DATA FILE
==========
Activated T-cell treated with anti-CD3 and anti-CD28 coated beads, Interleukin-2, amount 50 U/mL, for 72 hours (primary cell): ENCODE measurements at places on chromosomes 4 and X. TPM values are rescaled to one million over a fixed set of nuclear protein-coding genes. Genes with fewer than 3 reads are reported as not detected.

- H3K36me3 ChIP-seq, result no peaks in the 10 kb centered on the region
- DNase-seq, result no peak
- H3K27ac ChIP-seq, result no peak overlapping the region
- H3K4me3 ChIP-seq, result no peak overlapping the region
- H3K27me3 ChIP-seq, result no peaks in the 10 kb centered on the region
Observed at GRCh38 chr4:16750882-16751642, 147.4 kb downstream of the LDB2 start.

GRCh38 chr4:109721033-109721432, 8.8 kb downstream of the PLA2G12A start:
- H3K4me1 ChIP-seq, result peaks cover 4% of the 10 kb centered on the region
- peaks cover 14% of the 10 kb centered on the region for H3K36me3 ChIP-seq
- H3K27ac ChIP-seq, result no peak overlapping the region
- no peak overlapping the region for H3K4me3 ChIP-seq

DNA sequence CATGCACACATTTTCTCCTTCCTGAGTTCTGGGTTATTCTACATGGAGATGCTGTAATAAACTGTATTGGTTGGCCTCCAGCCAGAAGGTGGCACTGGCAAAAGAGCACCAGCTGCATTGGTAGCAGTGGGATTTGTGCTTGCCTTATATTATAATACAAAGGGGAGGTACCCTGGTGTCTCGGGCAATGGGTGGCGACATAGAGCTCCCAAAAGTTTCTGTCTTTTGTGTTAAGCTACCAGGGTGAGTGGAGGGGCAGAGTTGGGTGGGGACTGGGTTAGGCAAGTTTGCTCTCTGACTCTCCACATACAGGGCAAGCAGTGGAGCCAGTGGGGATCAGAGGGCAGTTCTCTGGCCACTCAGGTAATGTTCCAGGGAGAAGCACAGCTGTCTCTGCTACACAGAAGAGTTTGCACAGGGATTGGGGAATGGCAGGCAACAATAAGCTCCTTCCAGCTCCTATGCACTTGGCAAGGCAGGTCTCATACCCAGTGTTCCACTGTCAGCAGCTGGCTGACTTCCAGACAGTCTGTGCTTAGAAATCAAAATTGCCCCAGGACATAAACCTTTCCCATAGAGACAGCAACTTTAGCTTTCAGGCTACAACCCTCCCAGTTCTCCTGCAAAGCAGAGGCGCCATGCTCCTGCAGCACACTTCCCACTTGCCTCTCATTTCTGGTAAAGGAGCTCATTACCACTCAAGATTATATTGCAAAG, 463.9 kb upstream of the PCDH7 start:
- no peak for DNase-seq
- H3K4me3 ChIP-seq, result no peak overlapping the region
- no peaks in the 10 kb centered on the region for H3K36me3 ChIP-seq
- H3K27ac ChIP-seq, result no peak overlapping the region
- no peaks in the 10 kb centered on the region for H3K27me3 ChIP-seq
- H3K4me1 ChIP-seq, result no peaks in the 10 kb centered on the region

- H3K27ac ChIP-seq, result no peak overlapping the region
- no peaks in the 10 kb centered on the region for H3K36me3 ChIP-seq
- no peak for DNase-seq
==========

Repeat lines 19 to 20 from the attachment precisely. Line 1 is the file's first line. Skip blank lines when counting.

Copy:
- H3K4me1 ChIP-seq, result no peaks in the 10 kb centered on the region

- H3K27ac ChIP-seq, result no peak overlapping the region